They Catch the Eye and Delight Your Tastebuds: Tahini-Black Sesame Spiral Shortbreads

Whenever I get a new cookbook, I page through the entire thing and fold down the corners of pages with recipes I want to try. The first time I flipped through Pastry Love by Joanne Chang, I folded down the corner of her recipe for "Tahini-Black Sesame Spiral Shortbreads" because the cookies' striking appearance immediately caught my eye. The cookies have a tahini shortbread dough and a black sesame shortbread dough that are rolled together to form a dramatic contrasting spiral. I scanned through the ingredient list and saw that the cookies call for both tahini and black sesame paste. I keep tahini on hand but had never used black sesame paste before. I made a mental note to keep an eye out for it at the Asian grocery store.

The Asian supermarket where I shop isn't exactly big on customer service, so asking someone for help to find something is generally a lost cause. I had made multiple visits without finding black sesame paste and one day I just stumbled upon it in an aisle where I could have sworn I looked before. But with my black sesame paste in hand, I was finally able to make the cookies.

The doughs are identical except that one uses tahini and the other uses an identical weight of black sesame paste. To make the doughs, you cream room temperature butter and sugar until light and fluffy; add the tahini or black sesame paste; mix in an egg and vanilla; and incorporate flour and kosher salt. When I was making the cookies I was struck by the difference between the black sesame paste (which is made only from black sesame seeds) and the tahini (which is made only from white sesame seeds). To me, tahini is somewhat bland and just smells like sesame; it's not an ingredient that I find particularly appealing on its own. But when I opened the jar of black sesame paste, it was very fragrant. The toasted, inviting aroma seemed markedly Asian in character and reminded me of the sesame candies I ate as a kid.

I rolled out each piece of dough into a 10-inch by 15-inch rectangle. To ensure that my slabs of dough ended up the same size, I traced the outline of a 10-inch by 15-inch pan in pencil on a piece of parchment paper, turned it over so that the pencil was on the underside, and rolled out the dough on top of it, using the pencil outline as a guide and using pastry rulers to nudge the edges as needed to keep the sides straight. I chilled the rolled out sheets of dough for a few hours and then stacked the black dough on top of the blond dough, offset by about a half inch. I rolled up the doughs together and was a little shocked at the enormous size of the resulting cylinder of dough -- it was ten inches long and almost four inches in diameter. Usually when I make slice-and-bake cookies that are formed into a roll that needs to be chilled, I slip a bunch of small cake rings over the roll to prevent bottom from flattening out while the dough is in the fridge. I have dozens and dozens of cake rings, but none were large enough to surround my mammoth spiral shortbreads. So instead, I rotated the roll of dough periodically to ensure that it stayed round until it became firm.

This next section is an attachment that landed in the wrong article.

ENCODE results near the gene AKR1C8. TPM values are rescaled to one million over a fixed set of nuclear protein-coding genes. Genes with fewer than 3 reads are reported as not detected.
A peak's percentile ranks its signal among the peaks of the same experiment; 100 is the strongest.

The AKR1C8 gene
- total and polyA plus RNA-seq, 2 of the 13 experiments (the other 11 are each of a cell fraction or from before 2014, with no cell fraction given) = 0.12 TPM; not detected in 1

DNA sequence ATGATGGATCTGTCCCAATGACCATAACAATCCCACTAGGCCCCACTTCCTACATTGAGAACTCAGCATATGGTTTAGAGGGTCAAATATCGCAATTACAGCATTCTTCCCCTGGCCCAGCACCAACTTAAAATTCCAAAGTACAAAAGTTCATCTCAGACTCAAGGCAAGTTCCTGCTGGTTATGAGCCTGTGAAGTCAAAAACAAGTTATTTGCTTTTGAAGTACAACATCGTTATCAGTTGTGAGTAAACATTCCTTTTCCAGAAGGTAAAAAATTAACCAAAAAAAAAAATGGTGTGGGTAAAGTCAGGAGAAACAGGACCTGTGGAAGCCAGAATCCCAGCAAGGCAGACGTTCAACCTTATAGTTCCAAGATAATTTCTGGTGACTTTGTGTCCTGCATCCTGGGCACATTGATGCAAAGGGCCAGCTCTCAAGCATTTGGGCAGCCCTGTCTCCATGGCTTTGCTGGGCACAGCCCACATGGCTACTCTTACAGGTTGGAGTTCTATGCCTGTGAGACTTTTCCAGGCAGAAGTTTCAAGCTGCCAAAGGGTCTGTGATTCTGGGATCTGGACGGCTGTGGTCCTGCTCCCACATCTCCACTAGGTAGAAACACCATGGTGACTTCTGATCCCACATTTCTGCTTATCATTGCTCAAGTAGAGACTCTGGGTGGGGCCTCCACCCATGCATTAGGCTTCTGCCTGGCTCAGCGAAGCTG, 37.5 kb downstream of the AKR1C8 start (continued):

After a few hours in the fridge, the dough was firm and I rolled it in a mixture of white sesame seeds, black sesame seeds, and sanding sugar. I sliced the dough (getting 33 cookies from the log) and the dough was surprisingly easy to cut through. With slice-and-bake cookies, sometimes chilled dough can be so stiff that it's difficult to cut thin, uniform slices. But even though the sesame cookie dough was nice and firm, it was almost creamy and didn't take much effort to cut through with a chef's knife.

I adore these cookies. They were gorgeous, but more importantly, they were delicious. Not too sweet, crisp, delicate and buttery, with a beautiful sesame flavor. They were light and despite their generous size, it wasn't difficult to devour one and still want another. It's worth the effort to seek out some black sesame paste to make these delectable shortbread cookies -- they will be sure to delight and impress.

Recipe: "Tahini-Black Sesame Spiral Shortbreads" from Pastry Love by Joanne Chang.


Levi said…
Great reading your bblog post
Deb Garner said…
I am so glad to have happened upon your blog!

A question: Did I somehow miss the link to the Tahini Black Sesame Shortbread? It does sound like a good cookbook though, but I’ve shot my budget for cookbooks lately.